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Constraints to growth in Malawi (English)

This paper applies a growth diagnostics approach to identify the most binding constraints to private-sector growth in Malawi - a small, landlocked country in Southern Africa with one of the lowest per capita incomes in the world. The approach aims to identify the constraints (in terms of public policy, implementation, and investments) most binding on marginal investment, and therefore whose relaxation would have the largest impact on growth through the investment channel. The authors find that growth in Malawi has been primarily driven by the domestic multiplier effect from export revenues. The multiplier effect is particularly pronounced due to the high number of smallholder farmers, which produce Malawi’s main export crop, tobacco, and consequently results in the widespread and rapid transmission of agricultural export income. Furthermore, despite changes in the structure of agricultural production from estate to smallholder farming and liberalization of prices and finance, a longstanding relationship persists between exports in real domestic currency and overall gross domestic product. This central role of exports in creating domestic demand highlights the importance of the real exchange rate in Malawi’s growth story, which directly increases the strength of the export multiplier. The most pressing constraint to growth in Malawi continues to be the regime of exchange rate management. Despite good progress, there is compelling evidence that the rate is still substantially overvalued. Furthermore, it is also likely that the inflow of foreign aid - in excess of 50 percent of exports -contributes to the overvaluation through its large component of recurrent expenditures.


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    Hanmer,Lucia C., Lea,Nicholas John

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    Policy Research Working Paper

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  • Doc Name

    Constraints to growth in Malawi

  • Keywords

    real exchange rate;rate of return on capital;Poverty and Vulnerability Assessment;gross fixed capital formation;public finance;millennium development goal;price elasticity of supply;imports of investment good;export revenue;aid inflow;constraints to growth;effect of aid;nominal exchange rate;current account deficit;Exchange Rates;domestic price;maize harvest;errors and omission;terms of trade;real interest rate;dynamics of growth;Tobacco Control;growth in agriculture;total factor productivity;foreign exchange;multiplier effect;rise and fall;south african rand;interest rate parity;good transport infrastructure;exchange rate level;exchange rate management;cost of finance;Foreign Exchange Reserve;purchasing power parity;domestic financial market;cost of capital;vulnerability to drought;growth and development;state marketing board;application of fertilizer;per capita term;foreign exchange income;behavior of investment;adverse price shocks;equilibrium exchange rate;amount of tobacco;domestic agriculture sector;cash crop income;aid in kind;standard of living;gross domestic product;nominal lending rate;aid per capita;liberalization of prices;world market price;cost of import;remittances from migrant;engine of growth;composition of expenditure;number of banks;balance of payment;export income;domestic export;export crop;export sector;tobacco production;smallholder production;real export;explanatory power;smallholder agriculture;foreign currency;dollar price;export growth;fiscal discipline;import demand;binding constraint;domestic currencies;government expenditure;export price;informal exchange;net effect;human capital;merchandise export;aggregate demand;export volume;domestic value;world demand;export product;domestic economy;trade deficit;smallholder sector;supply response;tobacco crop;rural transportation infrastructure;complementary factor;domestic debt;Civil War;agricultural production;private investment;landlocked country;public policy;external balance;external shock;import price;marginal investment;financial service;dollar term;small holder;consumer import;marginal propensity;methodological problems;maize production;consumption demand;trade balance;shadow price;aid spending;fixed regime;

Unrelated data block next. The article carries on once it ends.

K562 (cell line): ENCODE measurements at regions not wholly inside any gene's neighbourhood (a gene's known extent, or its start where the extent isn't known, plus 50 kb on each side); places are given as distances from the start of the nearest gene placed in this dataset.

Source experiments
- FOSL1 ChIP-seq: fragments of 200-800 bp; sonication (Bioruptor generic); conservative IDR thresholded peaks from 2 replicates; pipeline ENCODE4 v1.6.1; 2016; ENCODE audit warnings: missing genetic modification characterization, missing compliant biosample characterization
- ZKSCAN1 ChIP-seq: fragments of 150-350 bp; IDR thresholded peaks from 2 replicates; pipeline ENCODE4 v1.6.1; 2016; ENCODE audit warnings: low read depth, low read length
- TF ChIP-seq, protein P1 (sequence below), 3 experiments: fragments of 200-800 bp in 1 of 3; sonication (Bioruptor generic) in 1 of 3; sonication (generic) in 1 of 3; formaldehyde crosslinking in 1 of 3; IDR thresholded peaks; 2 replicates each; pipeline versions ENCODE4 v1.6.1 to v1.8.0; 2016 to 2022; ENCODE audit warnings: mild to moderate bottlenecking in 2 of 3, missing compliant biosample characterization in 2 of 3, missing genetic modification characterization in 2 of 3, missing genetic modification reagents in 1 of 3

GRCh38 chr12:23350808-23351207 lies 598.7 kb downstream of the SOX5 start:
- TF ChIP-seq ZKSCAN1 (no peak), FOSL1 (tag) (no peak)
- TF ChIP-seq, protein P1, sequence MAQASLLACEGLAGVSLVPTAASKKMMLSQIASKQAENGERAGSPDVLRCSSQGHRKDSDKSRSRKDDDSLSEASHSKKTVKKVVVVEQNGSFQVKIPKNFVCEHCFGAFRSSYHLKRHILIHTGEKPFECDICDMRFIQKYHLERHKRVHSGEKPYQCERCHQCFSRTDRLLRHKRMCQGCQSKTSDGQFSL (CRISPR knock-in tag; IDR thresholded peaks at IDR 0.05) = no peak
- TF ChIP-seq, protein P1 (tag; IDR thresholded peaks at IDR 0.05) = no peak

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Hanmer,Lucia C. Lea,Nicholas John

Constraints to growth in Malawi (English). Policy Research working paper ; no. WPS 5097 Washington, D.C. : World Bank Group.